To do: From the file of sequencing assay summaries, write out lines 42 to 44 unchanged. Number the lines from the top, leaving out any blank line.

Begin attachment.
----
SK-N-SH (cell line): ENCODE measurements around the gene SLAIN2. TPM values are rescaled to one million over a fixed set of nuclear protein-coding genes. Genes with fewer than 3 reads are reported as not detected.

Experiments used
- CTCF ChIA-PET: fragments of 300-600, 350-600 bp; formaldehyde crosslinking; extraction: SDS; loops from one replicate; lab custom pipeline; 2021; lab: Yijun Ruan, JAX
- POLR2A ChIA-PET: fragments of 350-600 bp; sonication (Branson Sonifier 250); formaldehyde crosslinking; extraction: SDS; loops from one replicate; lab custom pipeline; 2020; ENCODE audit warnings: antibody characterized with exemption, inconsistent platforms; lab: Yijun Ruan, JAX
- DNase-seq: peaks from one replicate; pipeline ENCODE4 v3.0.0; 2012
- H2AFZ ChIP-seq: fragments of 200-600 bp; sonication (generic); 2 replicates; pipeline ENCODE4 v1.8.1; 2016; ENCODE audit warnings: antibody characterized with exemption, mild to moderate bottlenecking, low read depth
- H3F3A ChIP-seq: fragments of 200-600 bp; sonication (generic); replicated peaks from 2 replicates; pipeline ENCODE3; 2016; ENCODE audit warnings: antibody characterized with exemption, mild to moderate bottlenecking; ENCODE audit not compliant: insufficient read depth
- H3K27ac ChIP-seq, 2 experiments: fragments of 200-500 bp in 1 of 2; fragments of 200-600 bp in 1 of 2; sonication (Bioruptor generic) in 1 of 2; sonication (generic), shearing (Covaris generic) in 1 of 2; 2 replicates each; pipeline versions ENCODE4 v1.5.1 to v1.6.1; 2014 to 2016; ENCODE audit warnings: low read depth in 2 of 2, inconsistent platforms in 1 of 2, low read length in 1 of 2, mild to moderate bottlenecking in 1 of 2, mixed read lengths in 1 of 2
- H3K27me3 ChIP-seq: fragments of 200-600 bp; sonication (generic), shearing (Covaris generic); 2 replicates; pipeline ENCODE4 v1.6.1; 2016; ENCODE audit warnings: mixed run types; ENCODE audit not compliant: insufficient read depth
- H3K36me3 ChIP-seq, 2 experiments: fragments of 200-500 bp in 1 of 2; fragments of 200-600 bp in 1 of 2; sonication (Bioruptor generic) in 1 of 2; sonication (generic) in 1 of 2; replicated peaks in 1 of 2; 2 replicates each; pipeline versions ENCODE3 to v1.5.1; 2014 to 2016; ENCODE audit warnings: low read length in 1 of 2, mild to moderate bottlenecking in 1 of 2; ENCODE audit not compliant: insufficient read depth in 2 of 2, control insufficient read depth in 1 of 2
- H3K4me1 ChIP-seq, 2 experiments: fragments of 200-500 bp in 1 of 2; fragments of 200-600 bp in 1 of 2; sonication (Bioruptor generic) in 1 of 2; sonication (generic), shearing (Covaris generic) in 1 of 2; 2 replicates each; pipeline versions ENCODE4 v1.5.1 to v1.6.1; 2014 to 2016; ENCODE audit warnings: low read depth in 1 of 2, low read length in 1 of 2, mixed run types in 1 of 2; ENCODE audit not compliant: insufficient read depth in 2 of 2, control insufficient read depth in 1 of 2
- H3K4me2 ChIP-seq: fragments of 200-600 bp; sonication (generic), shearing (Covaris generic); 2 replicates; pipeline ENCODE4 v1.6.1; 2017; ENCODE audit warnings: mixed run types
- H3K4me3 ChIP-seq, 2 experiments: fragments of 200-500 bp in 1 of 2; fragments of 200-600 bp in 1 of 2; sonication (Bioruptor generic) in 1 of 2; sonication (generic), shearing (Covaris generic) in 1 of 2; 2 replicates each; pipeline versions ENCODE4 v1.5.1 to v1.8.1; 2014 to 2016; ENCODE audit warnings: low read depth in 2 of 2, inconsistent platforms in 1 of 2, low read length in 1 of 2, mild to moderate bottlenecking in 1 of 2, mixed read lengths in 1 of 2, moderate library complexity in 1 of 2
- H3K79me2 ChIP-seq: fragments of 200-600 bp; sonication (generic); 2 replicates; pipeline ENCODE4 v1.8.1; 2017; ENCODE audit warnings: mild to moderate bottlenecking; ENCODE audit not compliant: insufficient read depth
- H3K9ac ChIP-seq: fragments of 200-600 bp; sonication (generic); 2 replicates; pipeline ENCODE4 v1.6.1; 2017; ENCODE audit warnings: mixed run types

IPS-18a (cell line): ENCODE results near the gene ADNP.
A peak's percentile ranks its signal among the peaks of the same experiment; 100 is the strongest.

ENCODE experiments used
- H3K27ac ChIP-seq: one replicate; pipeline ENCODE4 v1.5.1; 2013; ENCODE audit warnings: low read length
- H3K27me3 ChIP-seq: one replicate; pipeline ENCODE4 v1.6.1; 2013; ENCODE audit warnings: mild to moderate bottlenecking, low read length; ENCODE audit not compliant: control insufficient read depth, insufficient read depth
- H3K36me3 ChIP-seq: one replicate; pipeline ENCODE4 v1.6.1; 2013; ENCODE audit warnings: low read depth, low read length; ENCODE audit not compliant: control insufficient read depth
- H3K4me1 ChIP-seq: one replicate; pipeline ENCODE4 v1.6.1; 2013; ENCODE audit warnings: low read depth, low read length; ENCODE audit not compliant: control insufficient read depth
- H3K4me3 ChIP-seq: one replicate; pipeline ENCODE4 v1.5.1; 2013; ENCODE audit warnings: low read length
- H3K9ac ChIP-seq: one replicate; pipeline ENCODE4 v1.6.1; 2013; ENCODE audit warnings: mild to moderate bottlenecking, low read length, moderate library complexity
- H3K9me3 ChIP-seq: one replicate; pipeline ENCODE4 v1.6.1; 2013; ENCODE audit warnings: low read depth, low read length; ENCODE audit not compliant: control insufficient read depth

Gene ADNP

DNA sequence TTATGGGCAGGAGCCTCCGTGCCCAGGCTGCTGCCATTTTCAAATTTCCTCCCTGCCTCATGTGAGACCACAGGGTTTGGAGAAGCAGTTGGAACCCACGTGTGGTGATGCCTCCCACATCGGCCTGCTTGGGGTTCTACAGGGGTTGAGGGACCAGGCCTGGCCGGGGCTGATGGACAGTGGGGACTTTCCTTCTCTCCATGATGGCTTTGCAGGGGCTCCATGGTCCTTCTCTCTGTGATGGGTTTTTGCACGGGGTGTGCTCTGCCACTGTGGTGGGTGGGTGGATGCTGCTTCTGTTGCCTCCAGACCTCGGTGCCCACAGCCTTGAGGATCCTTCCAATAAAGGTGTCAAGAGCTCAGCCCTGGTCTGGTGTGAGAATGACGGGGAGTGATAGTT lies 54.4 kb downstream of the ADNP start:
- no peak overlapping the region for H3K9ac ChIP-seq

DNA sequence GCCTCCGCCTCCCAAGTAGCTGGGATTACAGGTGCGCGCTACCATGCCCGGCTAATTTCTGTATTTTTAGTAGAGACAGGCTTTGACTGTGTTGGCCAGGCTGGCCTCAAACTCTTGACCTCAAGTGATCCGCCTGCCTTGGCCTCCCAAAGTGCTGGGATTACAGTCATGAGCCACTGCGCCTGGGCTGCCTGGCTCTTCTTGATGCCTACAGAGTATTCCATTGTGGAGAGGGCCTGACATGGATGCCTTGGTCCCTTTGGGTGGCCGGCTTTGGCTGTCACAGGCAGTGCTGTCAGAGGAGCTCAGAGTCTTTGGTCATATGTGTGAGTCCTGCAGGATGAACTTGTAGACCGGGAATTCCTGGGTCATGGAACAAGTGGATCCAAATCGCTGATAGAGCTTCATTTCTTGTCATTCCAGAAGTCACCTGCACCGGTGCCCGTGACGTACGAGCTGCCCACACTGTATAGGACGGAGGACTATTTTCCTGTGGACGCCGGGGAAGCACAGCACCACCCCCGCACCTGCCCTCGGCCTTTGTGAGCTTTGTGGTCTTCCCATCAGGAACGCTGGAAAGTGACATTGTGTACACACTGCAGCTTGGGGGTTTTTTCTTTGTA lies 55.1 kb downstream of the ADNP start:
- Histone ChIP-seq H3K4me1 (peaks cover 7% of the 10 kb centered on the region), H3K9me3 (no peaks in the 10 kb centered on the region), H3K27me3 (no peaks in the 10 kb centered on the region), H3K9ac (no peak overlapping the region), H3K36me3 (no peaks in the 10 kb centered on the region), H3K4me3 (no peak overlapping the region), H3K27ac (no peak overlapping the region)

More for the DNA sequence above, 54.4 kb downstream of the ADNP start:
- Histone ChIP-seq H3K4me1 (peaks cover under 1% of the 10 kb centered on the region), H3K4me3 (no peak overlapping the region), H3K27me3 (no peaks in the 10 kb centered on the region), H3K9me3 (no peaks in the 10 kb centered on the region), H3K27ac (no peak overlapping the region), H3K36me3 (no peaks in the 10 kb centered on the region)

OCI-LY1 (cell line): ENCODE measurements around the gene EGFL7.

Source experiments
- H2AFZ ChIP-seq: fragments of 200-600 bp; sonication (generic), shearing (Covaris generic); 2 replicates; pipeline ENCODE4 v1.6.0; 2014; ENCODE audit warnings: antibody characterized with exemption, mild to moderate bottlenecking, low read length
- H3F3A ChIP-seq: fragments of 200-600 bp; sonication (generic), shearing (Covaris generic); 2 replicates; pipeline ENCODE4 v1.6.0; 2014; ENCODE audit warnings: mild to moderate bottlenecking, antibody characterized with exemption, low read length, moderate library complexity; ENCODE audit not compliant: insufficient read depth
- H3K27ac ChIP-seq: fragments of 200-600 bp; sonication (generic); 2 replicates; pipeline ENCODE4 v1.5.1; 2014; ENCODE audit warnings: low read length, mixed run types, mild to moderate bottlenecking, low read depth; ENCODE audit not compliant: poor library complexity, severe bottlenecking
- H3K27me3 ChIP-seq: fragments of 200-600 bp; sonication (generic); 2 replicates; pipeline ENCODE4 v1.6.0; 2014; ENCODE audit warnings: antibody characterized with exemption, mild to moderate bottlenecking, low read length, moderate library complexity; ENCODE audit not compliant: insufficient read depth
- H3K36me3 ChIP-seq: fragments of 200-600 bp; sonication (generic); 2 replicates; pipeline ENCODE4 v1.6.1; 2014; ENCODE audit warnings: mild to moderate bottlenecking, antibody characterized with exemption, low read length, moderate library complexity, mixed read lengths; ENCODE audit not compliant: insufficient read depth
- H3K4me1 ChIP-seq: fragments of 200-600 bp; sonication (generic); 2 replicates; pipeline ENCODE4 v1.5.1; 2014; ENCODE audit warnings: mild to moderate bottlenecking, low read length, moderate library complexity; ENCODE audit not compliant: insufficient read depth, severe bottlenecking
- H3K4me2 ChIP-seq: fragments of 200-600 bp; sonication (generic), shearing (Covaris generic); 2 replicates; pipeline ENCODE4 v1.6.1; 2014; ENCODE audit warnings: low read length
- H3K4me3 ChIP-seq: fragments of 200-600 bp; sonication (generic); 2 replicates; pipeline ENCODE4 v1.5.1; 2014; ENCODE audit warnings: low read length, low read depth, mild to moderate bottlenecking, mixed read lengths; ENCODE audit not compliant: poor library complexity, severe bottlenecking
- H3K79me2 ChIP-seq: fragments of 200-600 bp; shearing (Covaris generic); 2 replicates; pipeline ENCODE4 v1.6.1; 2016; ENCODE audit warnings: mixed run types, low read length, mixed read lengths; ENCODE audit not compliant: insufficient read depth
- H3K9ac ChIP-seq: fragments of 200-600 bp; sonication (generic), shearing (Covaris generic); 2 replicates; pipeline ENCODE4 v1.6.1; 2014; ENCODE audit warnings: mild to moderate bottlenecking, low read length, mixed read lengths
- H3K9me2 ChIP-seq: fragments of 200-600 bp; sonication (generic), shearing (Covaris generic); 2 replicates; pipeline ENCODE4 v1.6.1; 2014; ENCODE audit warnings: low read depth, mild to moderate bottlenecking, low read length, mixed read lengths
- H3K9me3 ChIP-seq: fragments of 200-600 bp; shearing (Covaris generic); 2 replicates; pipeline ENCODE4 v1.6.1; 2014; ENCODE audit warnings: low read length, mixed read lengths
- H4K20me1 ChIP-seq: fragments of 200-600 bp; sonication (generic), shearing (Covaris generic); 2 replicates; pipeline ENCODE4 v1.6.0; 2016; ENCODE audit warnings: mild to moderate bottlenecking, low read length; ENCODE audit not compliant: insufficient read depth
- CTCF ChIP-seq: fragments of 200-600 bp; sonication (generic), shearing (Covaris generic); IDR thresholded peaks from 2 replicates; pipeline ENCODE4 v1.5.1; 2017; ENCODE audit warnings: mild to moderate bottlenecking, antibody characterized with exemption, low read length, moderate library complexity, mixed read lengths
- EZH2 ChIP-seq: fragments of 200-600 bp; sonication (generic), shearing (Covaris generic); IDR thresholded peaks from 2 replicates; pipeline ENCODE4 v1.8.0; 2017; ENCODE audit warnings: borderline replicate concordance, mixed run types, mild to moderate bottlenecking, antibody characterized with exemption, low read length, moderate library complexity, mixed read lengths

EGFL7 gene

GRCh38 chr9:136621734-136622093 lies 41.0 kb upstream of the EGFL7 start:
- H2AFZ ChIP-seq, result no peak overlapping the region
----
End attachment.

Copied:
- H3K4me3 ChIP-seq: fragments of 200-600 bp; sonication (generic); 2 replicates; pipeline ENCODE4 v1.5.1; 2014; ENCODE audit warnings: low read length, low read depth, mild to moderate bottlenecking, mixed read lengths; ENCODE audit not compliant: poor library complexity, severe bottlenecking
- H3K79me2 ChIP-seq: fragments of 200-600 bp; shearing (Covaris generic); 2 replicates; pipeline ENCODE4 v1.6.1; 2016; ENCODE audit warnings: mixed run types, low read length, mixed read lengths; ENCODE audit not compliant: insufficient read depth
- H3K9ac ChIP-seq: fragments of 200-600 bp; sonication (generic), shearing (Covaris generic); 2 replicates; pipeline ENCODE4 v1.6.1; 2014; ENCODE audit warnings: mild to moderate bottlenecking, low read length, mixed read lengths